Today’s Pop Rescue from a fate unknown is the 2008 debut eponymous album Sam Sparro by Australian singer, songwriter and producer, Sam Sparro. Will this album be Gold, or should owning this album be a memory that fades to Black? Read on…
This 13 track CD opens with Too Many Questions, whose first few notes reminds me of the ‘new age system‘ intro to La Toya Jackson’s track Sexual Healing. Suddenly though, a wave of slick strings, synths, and vocals flood your ears and we’re plunged straight in. It’s a nice fairly gentle opening song.
Then it’s on to hit single Black And Gold, which was the breakthrough song for Sam in the UK, giving him a #2 hit. Vocally, Sam’s vocals just seem to effortlessly purr into your ears here as the synths chug along behind him with a skittish beat. It feels like a song that is so familiar (as it felt back then when it was new), but it’s just another one of the original songs here. The vocal harmonies, and strong and soft vocals really makes this a catchy joy to listen to.
Second and final UK single 21st Century Life is next, and this is quite a funky sounding track with oodles of intricate bass. The chorus is quite catchy, once again with plenty of synths and vocal harmonies in play, and this makes this song quite enjoyable, although the UK public disagreed, rewarding it with the heady heights of #44 in the singles chart.
Sick follows this, and whilst the gurgling layers of synths that echo some wonderful 8-bit sounds, are lovely to hear, the vocals here are miserable, downbeat, and sick. No, not the sick ‘sick’ which means ‘good’, but the actual sick. Sam does not sound good here.
That’s followed by Waiting For Time and this gives us a low-register downbeat song, although it does burst a moment that sounds like when Mario gets a power-up in Supermarioland 2 and it goes really fast with 8-bit sounds on the GameBoy before returning to a wafting dreariness.
Next is Recycle It! which is a short 1:17m recycling message that uses beatboxers and throat musicians, reminding me of Björk’s Triumph Of A Heart despite its brief nature.
Lead single Cottonmouth follows that and it makes a lot of putting some water ‘down my throat’ which seems to be one of the main focal points of this song over a nice plodding mid-tempo track with thick bass and brass stabs. It’s a nice enough song, but it doesn’t particularly move much. The track didn’t touch the UK charts.
Hot Mess follows this, with a thick bass, and here Sam sounds a bit like Prince meets Mika with high vocals. The descending piano chords at the start are misleading as the song then bursts and rises up with the chorus. The high vocals pitched against his own lower register vocals works well.
Then it’s Pocket which starts off quite simply with Sam’s vocals as some spacey synths build up behind him. Eventually this breaks with beats, bass, and allows us to evolve into quite a nicely layered song with a catchy chorus. Whilst listening, I feel like there’s an echo from another 00’s track that I can’t quite pinpoint – perhaps Nelly Furtado or Coldplay… it’s there somewhere, but all in all, this is quite a nice catchy song.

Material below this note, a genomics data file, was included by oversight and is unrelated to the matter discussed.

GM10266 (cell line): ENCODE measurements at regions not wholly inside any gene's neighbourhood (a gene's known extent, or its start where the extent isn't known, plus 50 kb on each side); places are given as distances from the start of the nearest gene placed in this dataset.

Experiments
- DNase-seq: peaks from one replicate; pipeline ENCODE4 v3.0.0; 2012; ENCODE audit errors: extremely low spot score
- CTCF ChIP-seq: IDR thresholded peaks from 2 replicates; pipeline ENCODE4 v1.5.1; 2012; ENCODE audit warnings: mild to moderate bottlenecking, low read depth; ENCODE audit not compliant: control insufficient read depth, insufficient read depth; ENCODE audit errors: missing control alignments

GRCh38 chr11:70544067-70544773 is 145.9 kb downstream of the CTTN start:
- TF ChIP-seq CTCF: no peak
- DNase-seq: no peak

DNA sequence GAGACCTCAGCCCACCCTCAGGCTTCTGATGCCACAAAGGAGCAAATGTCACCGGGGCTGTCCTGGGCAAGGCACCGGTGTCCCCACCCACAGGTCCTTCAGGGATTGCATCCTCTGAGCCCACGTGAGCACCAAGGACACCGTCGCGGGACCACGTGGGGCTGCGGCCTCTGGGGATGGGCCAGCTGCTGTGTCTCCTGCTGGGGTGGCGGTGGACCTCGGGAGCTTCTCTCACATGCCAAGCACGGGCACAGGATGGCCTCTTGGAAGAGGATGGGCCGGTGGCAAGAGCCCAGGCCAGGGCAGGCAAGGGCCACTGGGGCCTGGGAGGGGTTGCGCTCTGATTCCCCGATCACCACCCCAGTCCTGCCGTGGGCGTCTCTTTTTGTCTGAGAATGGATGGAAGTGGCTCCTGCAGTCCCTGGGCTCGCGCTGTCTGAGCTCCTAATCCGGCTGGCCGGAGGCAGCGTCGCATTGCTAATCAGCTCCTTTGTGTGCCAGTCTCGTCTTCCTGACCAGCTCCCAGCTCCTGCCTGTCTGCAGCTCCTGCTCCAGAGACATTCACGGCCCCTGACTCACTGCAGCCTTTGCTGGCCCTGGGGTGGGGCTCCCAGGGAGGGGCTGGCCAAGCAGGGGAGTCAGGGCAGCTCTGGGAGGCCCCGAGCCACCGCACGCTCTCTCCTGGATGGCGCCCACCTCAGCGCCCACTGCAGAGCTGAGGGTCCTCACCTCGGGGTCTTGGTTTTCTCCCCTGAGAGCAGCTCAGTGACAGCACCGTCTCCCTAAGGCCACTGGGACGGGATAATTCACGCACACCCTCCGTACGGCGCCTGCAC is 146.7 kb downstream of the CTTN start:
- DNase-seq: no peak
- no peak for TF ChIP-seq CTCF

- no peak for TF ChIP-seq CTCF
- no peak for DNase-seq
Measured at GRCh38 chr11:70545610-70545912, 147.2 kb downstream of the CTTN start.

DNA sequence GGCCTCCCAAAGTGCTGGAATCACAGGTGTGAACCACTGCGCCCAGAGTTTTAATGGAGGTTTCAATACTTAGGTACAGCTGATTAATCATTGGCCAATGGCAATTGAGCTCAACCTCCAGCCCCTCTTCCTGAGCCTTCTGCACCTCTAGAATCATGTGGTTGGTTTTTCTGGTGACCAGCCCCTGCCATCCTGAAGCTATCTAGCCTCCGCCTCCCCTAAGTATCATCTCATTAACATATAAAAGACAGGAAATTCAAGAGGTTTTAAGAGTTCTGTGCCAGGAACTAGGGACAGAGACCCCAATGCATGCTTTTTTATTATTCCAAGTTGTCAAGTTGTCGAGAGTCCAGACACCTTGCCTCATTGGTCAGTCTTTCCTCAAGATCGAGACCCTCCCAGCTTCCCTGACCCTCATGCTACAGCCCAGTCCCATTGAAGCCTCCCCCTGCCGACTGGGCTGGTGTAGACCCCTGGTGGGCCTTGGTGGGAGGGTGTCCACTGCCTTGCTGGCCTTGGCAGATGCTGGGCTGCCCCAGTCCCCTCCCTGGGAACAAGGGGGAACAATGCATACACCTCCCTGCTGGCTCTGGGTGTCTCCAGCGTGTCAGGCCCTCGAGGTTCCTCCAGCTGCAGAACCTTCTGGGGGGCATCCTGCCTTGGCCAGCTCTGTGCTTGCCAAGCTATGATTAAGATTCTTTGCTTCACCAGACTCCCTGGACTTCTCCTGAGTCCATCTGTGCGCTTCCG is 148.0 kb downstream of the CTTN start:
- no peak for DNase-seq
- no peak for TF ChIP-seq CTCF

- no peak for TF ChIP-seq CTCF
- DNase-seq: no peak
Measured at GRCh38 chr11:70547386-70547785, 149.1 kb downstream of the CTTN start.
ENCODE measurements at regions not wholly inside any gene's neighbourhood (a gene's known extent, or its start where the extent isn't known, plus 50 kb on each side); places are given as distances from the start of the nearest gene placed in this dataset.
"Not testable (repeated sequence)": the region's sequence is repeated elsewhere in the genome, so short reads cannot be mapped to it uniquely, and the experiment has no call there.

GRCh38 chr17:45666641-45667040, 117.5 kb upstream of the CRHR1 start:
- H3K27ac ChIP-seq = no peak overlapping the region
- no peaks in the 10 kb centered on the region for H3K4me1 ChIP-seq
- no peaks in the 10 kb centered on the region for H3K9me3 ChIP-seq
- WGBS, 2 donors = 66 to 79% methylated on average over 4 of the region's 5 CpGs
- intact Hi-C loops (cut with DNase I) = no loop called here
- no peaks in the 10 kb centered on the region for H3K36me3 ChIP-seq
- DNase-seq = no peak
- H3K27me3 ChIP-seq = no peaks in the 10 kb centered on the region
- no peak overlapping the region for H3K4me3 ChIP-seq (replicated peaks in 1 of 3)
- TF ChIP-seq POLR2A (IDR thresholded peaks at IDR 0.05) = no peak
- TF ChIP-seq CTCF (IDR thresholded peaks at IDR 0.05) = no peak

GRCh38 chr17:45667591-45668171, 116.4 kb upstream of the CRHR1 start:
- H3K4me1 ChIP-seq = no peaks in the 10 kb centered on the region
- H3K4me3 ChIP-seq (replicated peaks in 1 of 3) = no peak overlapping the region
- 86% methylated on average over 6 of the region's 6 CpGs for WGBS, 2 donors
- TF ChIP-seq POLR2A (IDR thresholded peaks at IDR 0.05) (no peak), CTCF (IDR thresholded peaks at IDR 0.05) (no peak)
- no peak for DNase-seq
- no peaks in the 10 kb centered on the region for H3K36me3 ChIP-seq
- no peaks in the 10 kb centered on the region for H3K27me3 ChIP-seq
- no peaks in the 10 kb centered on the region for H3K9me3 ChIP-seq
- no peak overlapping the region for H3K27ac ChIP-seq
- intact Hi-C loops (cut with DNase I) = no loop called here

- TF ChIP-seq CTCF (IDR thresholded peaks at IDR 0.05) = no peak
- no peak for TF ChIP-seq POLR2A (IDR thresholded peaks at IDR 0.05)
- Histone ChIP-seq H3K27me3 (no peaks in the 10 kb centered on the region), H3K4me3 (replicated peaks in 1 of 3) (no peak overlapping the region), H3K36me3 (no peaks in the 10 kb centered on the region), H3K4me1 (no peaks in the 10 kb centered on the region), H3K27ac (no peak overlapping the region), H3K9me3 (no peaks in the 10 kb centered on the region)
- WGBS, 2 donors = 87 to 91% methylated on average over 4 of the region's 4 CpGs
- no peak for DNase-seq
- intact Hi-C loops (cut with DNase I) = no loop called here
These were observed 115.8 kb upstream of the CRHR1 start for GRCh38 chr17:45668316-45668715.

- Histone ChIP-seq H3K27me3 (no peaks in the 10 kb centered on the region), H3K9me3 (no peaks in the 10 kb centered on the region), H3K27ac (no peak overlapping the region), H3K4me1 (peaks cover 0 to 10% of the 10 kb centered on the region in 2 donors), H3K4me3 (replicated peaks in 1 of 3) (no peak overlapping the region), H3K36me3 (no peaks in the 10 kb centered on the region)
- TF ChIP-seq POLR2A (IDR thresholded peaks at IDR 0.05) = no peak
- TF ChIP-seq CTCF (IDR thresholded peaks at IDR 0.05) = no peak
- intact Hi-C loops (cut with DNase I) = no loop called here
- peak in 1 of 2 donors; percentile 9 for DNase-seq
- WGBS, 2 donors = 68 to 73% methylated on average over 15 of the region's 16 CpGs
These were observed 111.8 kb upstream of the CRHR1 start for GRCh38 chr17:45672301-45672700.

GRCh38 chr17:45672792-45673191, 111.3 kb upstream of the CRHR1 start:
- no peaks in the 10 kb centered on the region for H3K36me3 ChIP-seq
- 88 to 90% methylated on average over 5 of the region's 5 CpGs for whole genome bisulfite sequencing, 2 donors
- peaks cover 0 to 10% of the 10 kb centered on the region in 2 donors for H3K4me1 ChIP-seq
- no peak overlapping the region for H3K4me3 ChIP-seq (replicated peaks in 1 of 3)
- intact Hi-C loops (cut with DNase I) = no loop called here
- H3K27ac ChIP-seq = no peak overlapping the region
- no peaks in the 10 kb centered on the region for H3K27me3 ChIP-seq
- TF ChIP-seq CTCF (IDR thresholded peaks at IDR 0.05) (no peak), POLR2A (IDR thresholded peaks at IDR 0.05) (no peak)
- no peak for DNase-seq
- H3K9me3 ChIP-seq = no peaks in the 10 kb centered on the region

Following that is Cut Me Loose. This leads straight in with some thudding beats and bouncing synths. This track really goes for it with the synths resulting in quite a belter of a dance track. As the backing vocalists say right at the end ‘ah, that’s quite good fun’. Indeed, it’s a great song.
Sally follows this, and the tempo is down a little, as Sam sings as if he’s in Boyz II Men to some lady called…. yes, you guessed it… Sally. At times, the song seems to throw quite a few little 1980’s sounds, but Sam’s vocals seem too overpowering for this song.
There appears to be a party happening, which makes sense that there’s Clingwrap here. A party crowd can be heard in the background occasionally, but there’s also so weird voices too which jar a bit. Here, Sam’s lyrics feel stifled, and the song sounds like nothing but an advert for static-loving see-through food coverings. The track feels like a novelty record with a sequence that musically reminds me of Stan’s Suntan track towards the end.
The album closes with Can’t Stop This! and it starts off promising with an upbeat synth sound and guitars before Sam arrives. Here, the song actually feels like it progresses nicely thanks to piano, beats, and layered vocals. A siren joins in part way through, making the track a little messy, as Sam’s vocals slide a little bit too low in the mix.
…then, tucked away at the end of the track, at the 8 minute mark is a piano bar ballad Still Hungry, which is a resentfully sour song about over-spending on a pair of jeans and food. Vocally here, Sam sounds great, and the piano sits alongside his sharp voice perfectly, but once again the lyrics sometimes lean towards almost comedy song.
Over all, this album is a real mixture of loud, exciting, obscure, and boring.
The production on this album is pretty slick, and that’s inevitably thanks to the hard work of Sam alongside Jesse Rogg, Mark Rankin, and Richard X – it works well. Sadly though the album suffers from just a range of styles, and some really stifled lyrics. Singing about recycling is one thing, but to then sing about clingwrap is another, let alone the conflict that must have brought to recycling vs single-use plastics.
Black And Gold, Pocket, Hot Mess, and Cut Me Loose are amongst the highlights here, feeling fully fleshed out and like they’re evolving as they go, with 21st Century Life and Can’t Stop This! being close companions to them. Sadly, a run of weaker tracks from Sick (the most uncomfortable here), through Waiting For Time, Recycle It!, Cottonmouth really makes it a trudge, and the Sally and Clingwrap song just tips this album more into difficult than breezy listening.
More Grey And Bronze than Black And Gold.
- POP RESCUE 2023 ALBUM RATING: 3 / 5
- 2008 UK ALBUM CHART PEAK: #4
- POP RESCUE COST: 33p from a British Heart Foundation store.